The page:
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Obsessive Compulsive Disorder: Symptoms, Diagnosis, And Treatment

1627 words - 7 pages

The mental health disorder I have chosen for analysis is Obsessive Compulsive Disorder (OCD). First, I will discuss symptoms and diagnostic criteria that is in the Diagnostic and Statistical Manual of Mental Disorders (DSM). Then I will cover treatment OCD as it relates to the strengths perspective and the medical model of mental health. Finally, I will discuss the ethical responsibilities that Social Workers have towards clients in the mental health field.
Symptoms and Diagnostic Criteria
OCD often starts in adolescence or early adult hood (DSM, 2000). It is in the Axis I category of the DSM. It often starts from some experience in the client life. These experiences could be because of trauma, abuse, or other important life transitions. For most people OCD, gradually develops over time, and it can be many years before fully blown OCD is developed. The cause of OCD is unknown, but “family and twin studies show it has a strong heritable component and is likely genetically linked to Tourette’s disorder” (Andreason & Black, p.190).
Two very important aspects of OCD are obsession and compulsion. Clients will develop obsession which can be defined by the DSM as “recurrent and persistent thoughts, impulses, or images that are experienced, at some point during the disturbance as intrusive and inappropriate and that cause marked anxiety or distress” (p.462). Compulsion is “repetitive behaviors or mental acts that the person feels they should perform in response to an obsession or according to rules that must be applied rigidly” (DSM, 2000, p. 462).
These obsessive thoughts are more then just worrying about everyday life. These obsessions create a lot of anxiety and stress in the client’s life. A client can have obsessions or compulsions, but commonly those who have obsessions also develop compulsions. They search for something to distract themselves, and push the obsessions to the side because they start to cause so much distress and anxiety.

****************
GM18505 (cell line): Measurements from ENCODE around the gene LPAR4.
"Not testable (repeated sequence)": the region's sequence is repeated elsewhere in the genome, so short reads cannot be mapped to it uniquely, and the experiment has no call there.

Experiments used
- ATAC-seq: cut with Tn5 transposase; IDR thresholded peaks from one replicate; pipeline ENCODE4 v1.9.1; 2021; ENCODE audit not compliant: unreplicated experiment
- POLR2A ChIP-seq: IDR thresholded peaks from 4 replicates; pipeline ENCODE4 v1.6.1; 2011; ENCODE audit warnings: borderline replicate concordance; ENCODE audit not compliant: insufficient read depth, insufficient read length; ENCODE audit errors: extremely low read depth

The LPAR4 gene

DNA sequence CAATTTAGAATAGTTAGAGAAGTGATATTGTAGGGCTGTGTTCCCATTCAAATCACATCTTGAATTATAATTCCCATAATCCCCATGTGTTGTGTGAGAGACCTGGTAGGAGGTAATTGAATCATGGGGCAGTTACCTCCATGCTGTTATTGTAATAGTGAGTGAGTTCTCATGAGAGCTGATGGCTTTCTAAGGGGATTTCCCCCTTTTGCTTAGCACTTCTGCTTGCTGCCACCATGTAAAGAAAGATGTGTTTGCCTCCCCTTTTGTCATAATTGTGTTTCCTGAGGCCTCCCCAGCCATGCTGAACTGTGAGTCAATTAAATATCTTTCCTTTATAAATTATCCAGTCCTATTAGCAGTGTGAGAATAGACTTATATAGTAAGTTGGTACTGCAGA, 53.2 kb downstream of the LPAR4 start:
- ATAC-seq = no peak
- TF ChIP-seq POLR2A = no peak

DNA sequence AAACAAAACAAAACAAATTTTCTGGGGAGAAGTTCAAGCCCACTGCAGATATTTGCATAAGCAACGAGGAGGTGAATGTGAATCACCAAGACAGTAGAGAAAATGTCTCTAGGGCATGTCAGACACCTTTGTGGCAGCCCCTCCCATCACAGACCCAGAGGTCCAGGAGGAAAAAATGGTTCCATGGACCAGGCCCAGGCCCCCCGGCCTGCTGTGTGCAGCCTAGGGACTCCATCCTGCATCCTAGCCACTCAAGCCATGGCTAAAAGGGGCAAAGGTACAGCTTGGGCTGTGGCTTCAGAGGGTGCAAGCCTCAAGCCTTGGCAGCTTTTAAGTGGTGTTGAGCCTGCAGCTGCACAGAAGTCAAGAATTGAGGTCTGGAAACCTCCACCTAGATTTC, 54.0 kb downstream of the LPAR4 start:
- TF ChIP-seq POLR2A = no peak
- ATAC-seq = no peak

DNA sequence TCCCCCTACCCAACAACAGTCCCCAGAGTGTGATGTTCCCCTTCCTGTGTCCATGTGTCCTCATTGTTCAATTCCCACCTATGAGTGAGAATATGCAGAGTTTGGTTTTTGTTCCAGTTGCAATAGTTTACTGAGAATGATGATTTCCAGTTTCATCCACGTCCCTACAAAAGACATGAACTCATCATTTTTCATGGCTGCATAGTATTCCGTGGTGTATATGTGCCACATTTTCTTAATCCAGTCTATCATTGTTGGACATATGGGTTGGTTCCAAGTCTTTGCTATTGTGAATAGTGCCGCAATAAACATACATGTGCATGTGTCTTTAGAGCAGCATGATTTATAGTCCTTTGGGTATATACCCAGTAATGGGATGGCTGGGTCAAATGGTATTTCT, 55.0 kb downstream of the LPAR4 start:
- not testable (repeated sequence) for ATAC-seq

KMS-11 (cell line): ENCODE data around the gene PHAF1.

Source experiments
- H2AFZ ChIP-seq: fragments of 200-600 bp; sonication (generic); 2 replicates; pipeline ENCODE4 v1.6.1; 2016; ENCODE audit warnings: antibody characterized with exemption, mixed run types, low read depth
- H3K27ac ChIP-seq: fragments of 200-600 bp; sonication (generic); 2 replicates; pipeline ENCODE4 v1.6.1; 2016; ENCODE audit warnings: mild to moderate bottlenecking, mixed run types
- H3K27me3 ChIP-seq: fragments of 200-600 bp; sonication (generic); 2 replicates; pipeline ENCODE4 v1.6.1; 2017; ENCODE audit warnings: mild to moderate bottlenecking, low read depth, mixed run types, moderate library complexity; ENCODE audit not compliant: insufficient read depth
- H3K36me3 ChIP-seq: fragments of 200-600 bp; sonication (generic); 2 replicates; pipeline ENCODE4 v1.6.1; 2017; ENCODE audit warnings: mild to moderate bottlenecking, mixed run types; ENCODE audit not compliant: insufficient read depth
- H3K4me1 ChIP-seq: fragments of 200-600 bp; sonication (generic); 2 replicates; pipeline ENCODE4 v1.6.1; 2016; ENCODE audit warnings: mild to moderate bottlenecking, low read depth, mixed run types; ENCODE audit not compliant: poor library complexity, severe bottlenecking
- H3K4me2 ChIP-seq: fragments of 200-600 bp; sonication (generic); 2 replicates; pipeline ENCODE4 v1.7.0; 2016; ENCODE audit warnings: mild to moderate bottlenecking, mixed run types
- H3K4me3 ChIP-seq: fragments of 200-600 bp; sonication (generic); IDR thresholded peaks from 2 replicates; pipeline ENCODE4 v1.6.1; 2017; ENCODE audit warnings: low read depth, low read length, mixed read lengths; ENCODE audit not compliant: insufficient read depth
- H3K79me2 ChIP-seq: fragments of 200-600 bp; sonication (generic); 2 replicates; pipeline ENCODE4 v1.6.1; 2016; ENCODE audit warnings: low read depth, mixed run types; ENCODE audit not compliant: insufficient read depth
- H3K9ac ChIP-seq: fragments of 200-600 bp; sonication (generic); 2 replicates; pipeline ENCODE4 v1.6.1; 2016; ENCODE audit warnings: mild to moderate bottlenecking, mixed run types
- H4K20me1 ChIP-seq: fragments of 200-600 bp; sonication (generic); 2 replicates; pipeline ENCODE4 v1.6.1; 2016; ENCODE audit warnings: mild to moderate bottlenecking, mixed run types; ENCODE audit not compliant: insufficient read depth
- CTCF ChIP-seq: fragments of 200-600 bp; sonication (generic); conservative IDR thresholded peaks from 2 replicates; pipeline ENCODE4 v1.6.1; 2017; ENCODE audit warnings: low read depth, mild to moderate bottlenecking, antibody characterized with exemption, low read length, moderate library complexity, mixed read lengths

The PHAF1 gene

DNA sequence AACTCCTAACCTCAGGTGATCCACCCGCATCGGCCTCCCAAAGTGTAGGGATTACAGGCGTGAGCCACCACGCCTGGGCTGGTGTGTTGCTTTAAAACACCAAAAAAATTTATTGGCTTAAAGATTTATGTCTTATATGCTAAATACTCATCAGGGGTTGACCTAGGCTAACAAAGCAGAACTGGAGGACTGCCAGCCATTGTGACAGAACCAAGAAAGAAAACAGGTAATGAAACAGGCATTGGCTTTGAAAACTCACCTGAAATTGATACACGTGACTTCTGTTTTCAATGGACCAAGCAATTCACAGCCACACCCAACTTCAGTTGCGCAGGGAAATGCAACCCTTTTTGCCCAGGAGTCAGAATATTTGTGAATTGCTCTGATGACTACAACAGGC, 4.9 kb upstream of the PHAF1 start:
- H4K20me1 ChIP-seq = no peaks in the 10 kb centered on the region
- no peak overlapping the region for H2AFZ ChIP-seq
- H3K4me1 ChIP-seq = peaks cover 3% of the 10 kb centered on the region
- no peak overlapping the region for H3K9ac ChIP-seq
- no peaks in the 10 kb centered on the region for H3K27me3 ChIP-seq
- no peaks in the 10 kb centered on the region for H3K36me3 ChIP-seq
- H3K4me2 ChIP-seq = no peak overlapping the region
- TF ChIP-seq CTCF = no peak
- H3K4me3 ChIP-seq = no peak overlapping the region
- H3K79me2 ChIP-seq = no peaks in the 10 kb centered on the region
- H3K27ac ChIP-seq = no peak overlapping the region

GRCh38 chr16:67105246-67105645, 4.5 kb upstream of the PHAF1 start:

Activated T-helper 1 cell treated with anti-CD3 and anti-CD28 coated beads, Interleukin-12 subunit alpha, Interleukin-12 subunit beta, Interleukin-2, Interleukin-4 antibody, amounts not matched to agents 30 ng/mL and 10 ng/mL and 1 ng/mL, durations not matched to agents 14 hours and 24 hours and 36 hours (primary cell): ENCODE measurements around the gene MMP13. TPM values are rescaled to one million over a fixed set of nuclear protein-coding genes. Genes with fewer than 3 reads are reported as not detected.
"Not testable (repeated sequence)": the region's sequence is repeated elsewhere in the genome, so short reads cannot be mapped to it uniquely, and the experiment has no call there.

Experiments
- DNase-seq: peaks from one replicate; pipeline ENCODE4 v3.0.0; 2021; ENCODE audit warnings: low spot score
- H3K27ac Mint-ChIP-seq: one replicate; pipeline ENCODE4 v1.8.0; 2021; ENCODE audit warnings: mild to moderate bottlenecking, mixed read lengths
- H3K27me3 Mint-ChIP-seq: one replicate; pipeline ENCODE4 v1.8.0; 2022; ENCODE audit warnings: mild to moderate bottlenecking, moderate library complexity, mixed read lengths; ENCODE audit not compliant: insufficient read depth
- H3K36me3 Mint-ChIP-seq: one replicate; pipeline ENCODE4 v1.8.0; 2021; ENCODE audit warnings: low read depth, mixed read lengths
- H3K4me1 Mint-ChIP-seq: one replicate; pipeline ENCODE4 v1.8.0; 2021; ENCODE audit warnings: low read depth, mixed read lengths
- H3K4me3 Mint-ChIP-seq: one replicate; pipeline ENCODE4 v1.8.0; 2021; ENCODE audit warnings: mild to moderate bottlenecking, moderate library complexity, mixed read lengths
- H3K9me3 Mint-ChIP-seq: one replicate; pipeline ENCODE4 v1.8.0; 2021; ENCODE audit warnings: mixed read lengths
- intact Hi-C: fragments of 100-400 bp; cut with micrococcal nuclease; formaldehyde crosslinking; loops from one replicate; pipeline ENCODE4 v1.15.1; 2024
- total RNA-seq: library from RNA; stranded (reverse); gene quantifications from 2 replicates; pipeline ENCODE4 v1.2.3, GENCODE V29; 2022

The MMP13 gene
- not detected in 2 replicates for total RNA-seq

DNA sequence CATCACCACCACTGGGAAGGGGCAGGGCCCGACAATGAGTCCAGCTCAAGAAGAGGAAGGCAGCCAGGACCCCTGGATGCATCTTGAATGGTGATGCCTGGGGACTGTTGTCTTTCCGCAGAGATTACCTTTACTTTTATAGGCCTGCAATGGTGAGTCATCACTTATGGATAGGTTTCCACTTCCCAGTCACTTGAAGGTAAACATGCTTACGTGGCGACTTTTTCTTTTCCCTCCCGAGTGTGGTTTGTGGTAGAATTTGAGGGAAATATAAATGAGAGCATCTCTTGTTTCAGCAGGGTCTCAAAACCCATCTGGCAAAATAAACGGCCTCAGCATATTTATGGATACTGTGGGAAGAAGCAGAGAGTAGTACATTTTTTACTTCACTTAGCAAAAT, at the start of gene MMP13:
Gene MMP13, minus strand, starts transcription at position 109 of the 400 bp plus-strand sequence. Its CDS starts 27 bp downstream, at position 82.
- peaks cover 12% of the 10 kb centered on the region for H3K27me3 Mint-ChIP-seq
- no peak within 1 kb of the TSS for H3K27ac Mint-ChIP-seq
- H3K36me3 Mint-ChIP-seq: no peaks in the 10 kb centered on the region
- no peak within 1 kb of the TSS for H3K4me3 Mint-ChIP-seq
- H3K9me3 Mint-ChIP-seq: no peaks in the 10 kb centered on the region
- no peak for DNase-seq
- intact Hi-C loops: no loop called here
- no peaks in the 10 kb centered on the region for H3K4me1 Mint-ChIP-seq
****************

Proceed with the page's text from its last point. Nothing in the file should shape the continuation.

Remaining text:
The number one distraction for obsession is ritualistic compulsive behavior. These compulsive behaviors are things such as washing, counting, tapping etc. Every time the client has the obsessive thought, they will substitute it with the compulsive behavior. The urge to enact the behavior is so strong that the client will do it in order to keep the obsessive thoughts away. The more the compulsion is completed the more it will become ingrained in the client’s mind, and the harder the compulsion will be to break.
Other then obsession and compulsion there are four more criteria according to the DSM (2000) that must be met in order to have an OCD diagnosis. First the client should recognize that the obsessions and compulsions are unreasonable irrational responses. Second, the obsessions and compulsions interfere with the client’s normal routine. The DSM states that the compulsions usually take more than an hour everyday to complete and carry out. Third, the client’s obsessions and...

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